On September 7, 1894, Pierre Curie made a confession. “I showed your photograph to my brother,” he wrote. “Was that wrong? He admired it.” No written reply has surfaced, but since Maria Sklodowska, subject of the photograph in question, married Pierre a year later, one assumes he earned her forgiveness. But the matter was hardly settled. Madame Curie, as she became known, was often praised for more than scientific achievement: “an exceedingly attractive woman, a delicate blonde with fair, blue eyes,” burbled one New York Times profile from 1903.
A few months later she won her first Nobel Prize (in Physics, shared with Henri Becquerel and her husband). A second, in Chemistry, would follow in 1911. In presenting the joint award the president of the Royal Swedish Academy of Sciences cited not Marie’s publications or research, but the book of Genesis: “It is not good that the man should be alone; I will make him an help meet for him.”
The frequent emphasis on Marie Curie’s gender and marriage packaged her unconventional life into a story more suitable for public consumption: woman—which was to say, wife—first, scientist second. A 1904 caricature from Vanity Fair, part of Chemical Heritage Foundation’s (now the Science History Institute) Fisher Collection, is a striking example of the role images played in creating the Curie myth—that of a brilliant man and his loyal “help meet” who struggled against poverty and indifference for the sake of scientific inquiry. The drawing shows husband and wife stationed in the lab, their steely gazes locked on a small, glowing beaker held by a beatific Pierre. Marie stands to the side, one hand resting on his shoulder, an expression of intense concentration on her face. Light like a halo diffuses from the beaker through the background. The caption reads, simply, “Radium.”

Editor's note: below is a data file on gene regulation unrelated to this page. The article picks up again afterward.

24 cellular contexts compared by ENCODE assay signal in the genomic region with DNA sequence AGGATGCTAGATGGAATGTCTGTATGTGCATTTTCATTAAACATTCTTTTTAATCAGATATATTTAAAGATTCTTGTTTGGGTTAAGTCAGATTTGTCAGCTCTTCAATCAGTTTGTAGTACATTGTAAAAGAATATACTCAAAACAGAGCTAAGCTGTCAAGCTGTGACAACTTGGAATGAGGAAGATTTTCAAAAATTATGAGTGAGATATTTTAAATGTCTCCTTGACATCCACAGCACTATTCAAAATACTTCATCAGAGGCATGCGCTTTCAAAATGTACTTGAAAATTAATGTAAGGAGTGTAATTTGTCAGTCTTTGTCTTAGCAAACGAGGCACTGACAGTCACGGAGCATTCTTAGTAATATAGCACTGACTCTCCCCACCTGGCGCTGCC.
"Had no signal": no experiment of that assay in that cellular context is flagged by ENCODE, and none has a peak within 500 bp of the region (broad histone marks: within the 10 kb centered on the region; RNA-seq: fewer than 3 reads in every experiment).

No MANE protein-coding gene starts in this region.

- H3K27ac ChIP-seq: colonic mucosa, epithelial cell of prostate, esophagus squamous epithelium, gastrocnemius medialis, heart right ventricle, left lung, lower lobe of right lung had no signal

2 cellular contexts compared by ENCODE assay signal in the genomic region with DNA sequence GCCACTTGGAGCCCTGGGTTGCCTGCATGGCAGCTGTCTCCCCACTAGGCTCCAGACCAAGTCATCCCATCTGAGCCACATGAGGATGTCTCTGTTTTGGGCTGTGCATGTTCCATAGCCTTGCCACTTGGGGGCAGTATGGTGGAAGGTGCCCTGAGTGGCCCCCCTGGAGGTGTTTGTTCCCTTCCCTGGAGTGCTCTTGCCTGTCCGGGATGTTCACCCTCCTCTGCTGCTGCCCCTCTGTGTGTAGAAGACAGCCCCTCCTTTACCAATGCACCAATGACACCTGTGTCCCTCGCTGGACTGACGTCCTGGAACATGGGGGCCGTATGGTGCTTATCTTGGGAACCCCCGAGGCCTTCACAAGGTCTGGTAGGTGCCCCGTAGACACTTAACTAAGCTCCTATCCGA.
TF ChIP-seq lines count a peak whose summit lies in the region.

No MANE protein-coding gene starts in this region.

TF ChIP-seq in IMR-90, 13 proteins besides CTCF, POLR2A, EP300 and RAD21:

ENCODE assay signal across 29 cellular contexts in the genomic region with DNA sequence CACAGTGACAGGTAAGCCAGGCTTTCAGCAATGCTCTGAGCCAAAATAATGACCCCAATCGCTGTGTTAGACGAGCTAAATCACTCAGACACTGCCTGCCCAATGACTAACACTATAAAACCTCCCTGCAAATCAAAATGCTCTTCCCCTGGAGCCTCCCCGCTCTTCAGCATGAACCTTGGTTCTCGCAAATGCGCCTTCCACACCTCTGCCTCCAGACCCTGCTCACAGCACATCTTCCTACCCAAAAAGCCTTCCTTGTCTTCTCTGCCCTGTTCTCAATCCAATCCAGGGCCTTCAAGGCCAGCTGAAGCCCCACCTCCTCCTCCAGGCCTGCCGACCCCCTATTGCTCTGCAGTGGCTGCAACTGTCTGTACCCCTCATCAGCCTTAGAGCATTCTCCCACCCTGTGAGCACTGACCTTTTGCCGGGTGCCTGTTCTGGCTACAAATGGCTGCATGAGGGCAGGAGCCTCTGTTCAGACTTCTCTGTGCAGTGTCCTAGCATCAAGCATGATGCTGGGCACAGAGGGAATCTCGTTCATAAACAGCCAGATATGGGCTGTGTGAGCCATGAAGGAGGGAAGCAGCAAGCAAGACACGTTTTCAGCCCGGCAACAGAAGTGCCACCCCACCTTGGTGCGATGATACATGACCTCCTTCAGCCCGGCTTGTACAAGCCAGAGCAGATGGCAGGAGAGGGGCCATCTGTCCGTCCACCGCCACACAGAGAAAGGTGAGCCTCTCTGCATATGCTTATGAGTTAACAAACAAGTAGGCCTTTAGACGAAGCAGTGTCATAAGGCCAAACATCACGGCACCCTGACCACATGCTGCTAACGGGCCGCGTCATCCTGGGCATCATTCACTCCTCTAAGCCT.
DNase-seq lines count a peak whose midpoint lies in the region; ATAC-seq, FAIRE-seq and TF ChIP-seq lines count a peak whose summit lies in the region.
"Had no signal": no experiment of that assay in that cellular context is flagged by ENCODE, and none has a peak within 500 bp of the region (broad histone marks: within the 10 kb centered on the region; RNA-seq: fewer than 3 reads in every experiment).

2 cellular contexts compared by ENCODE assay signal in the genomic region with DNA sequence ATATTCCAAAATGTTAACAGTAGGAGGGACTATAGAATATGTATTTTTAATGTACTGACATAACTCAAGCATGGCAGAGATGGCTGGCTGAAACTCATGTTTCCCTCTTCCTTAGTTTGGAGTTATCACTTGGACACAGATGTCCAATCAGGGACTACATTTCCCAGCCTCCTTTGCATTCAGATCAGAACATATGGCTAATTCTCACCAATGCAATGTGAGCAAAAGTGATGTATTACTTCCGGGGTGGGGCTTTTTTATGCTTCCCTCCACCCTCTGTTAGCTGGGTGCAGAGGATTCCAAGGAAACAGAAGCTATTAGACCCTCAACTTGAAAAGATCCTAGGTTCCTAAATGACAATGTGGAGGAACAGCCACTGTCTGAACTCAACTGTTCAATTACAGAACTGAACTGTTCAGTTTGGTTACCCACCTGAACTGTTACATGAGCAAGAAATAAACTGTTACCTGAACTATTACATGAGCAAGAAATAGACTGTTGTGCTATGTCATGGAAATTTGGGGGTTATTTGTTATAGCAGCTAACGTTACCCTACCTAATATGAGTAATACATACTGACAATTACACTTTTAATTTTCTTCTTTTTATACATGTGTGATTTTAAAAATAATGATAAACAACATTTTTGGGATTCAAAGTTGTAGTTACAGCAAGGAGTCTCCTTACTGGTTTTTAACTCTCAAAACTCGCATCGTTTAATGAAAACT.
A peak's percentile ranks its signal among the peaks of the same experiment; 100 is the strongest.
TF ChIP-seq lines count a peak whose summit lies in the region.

As demonstrated in Vanity Fair, it wasn’t only the couple the public wanted to see; their “wonderful metal” outshone them in many respects. In 1902, after four years of seemingly endless fractionations, Marie had isolated pure radium salts from ten tons of pitchblende ore. Even the small quantity she produced—less than half a teaspoon—contained unbelievable amounts of energy: enough, Pierre later demonstrated, to boil its weight in water in one hour. But radium’s true star quality was that strange glow. Marie herself liked to keep a vial by her bed, delighted by its “faint fairy light.”
Phosphorescence ironically is not a property of radium. But radioactivity—a word and concept first used by Marie—is. Her idea that this radiation came from the interior of the atom itself was a major conceptual leap. Given her age (31 at the time), background (still a student), and gender, it was also bold. At the turn of the century the scientific community was hotly debating the structure of the atom. Marie’s claims about radioactivity suggested that the atom contained something else—something that gave off energy. It was this question that she set out to study in her doctoral thesis and this work that her 1903 Nobel Prize acknowledged: “in recognition of . . . research on the radiation phenomena discovered by Henri Becquerel” stated the award. Radium, for all its glory, was not even mentioned. But it was mentioned in the press, almost to the exclusion of the Curies’ theoretical contributions.
Friends who knew the couple may have found it frustrating that Marie was relegated so often to the background, for she was always the one who raced to publish, to carve out a space for them in the research world. Pierre was the dreamer—a brilliant one, to be sure—but wholly indifferent to issues of money, success, or renown. As CHF celebrates the International Year of Chemistry, which includes the 100th anniversary of Marie’s second Nobel Prize (for, finally, the discovery of radium) the complex aspects of the Curies’ real and loving partnership and the pale imitations that dominated the media may demand another look.